Apex court says it’s time to regulate multinational accounting firms

K. R. Srivats | | Updated on: Dec 06, 2021

Asks Centre to consider separate law, body for oversight of the audit profession

An oversight mechanism to regulate Multinational Accounting Firms (MAFs) on the touchstone of ethics is finally on the cards.

The Supreme Court has asked the Centre to set up a three-member expert panel to decide whether and to what extent the current legal framework needs revisit so as to appropriately discipline and regulate MAFs for violation of code of ethics and reciprocity provisions of the Chartered Accountants Act.

In a 75-page landmark judgement, the apex court Bench of Justices AK Goel and UU Lalit also ruled that the expert committee may consider the need for an appropriate legislation for the oversight of the profession of auditors.

The law could be patterned on the Sarbanes-Oxley Act 2002 and the Dodd Frank Wall Street Reform and Consumer Protection Act 2010 in the US or any other appropriate mechanism, the Bench suggested disposing of two petitions — an appeal against a Karnataka High Court order and a writ petition filed by a NGO, Centre for Public Interest Litigation.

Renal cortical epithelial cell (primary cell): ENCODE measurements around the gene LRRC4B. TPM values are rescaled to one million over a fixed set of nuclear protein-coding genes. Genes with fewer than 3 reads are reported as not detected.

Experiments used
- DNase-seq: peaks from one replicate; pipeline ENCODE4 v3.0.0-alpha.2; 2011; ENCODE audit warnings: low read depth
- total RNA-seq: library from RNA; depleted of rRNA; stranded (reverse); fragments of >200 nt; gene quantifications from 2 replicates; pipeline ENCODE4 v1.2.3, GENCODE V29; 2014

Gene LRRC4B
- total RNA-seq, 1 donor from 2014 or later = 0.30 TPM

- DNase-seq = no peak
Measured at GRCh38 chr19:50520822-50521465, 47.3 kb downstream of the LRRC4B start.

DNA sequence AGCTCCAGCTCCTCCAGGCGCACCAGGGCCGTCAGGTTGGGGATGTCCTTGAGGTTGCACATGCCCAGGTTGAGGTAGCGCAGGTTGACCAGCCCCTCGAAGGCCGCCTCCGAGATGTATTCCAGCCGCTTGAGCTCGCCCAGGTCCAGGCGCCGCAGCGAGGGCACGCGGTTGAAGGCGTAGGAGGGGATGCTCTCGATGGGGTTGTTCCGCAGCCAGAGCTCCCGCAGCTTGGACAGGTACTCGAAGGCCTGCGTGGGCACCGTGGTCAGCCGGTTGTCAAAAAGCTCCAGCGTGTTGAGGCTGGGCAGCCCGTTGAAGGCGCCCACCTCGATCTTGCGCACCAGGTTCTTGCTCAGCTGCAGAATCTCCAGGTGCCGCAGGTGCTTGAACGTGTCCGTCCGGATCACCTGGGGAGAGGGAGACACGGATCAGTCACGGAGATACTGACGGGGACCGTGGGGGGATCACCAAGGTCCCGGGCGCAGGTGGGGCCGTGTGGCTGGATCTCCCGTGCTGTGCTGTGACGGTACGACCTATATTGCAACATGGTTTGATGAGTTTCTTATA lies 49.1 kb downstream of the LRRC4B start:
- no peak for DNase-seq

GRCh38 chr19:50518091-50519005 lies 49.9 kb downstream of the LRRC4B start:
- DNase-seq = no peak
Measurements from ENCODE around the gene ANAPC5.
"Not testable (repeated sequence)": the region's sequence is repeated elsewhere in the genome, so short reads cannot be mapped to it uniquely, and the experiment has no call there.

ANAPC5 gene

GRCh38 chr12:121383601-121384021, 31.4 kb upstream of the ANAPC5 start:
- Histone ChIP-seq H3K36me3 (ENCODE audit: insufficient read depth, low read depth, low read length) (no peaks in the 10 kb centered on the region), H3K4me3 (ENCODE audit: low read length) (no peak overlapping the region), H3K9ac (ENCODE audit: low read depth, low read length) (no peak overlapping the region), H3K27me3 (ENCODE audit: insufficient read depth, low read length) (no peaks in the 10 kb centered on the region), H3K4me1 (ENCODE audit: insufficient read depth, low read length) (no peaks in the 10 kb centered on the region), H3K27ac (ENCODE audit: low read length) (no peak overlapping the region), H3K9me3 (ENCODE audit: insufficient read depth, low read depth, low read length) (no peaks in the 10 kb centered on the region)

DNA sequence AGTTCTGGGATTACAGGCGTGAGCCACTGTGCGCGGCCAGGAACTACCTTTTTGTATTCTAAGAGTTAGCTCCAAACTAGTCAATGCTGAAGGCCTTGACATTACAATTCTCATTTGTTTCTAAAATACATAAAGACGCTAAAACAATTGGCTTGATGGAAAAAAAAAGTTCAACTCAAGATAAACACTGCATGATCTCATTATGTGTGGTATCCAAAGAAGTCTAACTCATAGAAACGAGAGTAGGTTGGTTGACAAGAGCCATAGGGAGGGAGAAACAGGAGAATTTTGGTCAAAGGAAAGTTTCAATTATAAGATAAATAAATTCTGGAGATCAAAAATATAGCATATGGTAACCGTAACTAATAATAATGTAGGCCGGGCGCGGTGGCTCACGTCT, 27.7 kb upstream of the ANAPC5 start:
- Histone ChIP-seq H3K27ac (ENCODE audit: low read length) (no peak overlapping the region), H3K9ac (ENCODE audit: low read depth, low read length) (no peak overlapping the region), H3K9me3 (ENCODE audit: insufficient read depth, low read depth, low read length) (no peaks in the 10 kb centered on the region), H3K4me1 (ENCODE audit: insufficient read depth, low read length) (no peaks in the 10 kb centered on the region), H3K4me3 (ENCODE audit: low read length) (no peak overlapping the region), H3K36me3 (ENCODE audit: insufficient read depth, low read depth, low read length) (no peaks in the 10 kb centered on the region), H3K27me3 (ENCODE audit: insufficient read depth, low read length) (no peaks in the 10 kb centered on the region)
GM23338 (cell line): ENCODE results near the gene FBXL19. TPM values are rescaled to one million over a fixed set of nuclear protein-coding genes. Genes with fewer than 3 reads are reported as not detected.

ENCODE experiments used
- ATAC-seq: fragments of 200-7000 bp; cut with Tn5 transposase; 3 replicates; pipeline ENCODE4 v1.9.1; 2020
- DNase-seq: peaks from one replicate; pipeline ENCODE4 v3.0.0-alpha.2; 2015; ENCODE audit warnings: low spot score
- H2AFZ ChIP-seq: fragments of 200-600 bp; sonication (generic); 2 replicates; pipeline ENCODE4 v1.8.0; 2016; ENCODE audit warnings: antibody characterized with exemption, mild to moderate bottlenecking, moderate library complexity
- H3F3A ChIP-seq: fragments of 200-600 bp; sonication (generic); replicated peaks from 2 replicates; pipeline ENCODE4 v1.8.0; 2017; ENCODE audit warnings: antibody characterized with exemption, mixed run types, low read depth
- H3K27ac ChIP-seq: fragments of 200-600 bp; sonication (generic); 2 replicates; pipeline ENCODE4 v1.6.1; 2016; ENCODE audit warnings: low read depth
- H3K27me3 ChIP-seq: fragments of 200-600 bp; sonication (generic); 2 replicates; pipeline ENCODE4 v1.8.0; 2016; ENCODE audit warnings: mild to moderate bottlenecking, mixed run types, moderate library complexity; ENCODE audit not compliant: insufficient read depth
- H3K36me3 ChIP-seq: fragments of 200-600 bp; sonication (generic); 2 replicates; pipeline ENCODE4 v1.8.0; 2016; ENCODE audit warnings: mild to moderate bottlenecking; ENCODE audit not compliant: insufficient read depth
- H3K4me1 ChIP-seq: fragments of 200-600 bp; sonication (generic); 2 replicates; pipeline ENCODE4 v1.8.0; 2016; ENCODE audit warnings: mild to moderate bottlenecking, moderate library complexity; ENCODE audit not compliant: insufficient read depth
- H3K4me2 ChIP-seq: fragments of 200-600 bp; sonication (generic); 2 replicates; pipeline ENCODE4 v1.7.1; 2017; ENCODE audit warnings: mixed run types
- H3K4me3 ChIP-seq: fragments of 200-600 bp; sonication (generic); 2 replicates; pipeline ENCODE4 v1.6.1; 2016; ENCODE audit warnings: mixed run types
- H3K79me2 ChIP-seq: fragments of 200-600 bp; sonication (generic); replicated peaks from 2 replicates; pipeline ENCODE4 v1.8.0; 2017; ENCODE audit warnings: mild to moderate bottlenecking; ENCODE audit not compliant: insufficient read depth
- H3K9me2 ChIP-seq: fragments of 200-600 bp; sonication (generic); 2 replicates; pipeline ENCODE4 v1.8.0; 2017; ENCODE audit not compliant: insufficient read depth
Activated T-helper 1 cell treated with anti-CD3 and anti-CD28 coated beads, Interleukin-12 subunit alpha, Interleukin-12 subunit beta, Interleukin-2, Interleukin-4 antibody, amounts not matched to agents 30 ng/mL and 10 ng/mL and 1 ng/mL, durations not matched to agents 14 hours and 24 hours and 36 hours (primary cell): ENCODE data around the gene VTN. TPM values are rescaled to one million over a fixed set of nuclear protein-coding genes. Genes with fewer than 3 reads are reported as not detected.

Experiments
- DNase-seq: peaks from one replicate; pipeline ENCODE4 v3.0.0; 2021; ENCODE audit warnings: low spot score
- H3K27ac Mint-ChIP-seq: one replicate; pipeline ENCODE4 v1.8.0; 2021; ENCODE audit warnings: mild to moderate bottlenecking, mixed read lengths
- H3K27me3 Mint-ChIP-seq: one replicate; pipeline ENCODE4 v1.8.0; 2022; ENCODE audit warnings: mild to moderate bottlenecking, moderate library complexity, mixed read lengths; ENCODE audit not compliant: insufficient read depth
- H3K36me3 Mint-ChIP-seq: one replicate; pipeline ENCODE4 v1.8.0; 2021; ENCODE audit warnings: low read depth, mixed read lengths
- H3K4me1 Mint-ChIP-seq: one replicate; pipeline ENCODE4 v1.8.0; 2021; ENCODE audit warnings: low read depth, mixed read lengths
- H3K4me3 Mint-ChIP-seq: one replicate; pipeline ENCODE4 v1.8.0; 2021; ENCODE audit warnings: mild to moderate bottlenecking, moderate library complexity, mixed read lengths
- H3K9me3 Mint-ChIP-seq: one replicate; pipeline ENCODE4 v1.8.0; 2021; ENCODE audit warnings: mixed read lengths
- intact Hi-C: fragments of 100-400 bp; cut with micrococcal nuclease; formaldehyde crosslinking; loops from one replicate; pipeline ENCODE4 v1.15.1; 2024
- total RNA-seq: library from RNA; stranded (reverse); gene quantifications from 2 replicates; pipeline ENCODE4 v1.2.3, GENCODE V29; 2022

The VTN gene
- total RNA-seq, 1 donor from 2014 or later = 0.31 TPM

The Bench also said accounting firms could not be left to self regulate themselves, and the issue of a separate oversight body for auditing work and updating the existing legal framework appear to be necessary.

The apex court felt it appears necessary to realise that the auditing business is required to be separated from the consultancy business.

The Bench also wants the government-appointed expert panel to examine the question whether on account of conflict of interest of auditors with consultants, the auditors’ profession may need an exclusive oversight body.

The Centre has been tasked to set up the expert committee within two months. The report of the committee may be submitted three months thereafter, the Supreme Court has said.

The Bench also faulted the Institute of Chartered Accountants of India for not taking appropriate action to uphold the law although its committee of experts had in July 2011 concluded that MAFs were involved in violating ethics and law. “The ICAI ought to constitute an expert panel to update its enquiry,” the court has said.

Petitioners’ case

The main point was that the principle of reciprocity under Section 29 of the CA Act, Section 25 prohibiting corporates from chartered accountancy practice, and the code of ethics prohibiting advertisement and fee sharing are being flouted by MAFs.

The MAFs also violate FDI policy in the fields of accounting, auditing, book-keeping, taxation and legal services, they submitted.

It was contended that MAFs are illegally operating in India with the help of Indian CA firms and providing accounting, auditing, book-keeping and taxation services.

It was being argued that no effective steps were being taken to enforce the law although the MAFs are operating in India in violation of law in a clandestine manner.

Published on February 25, 2018
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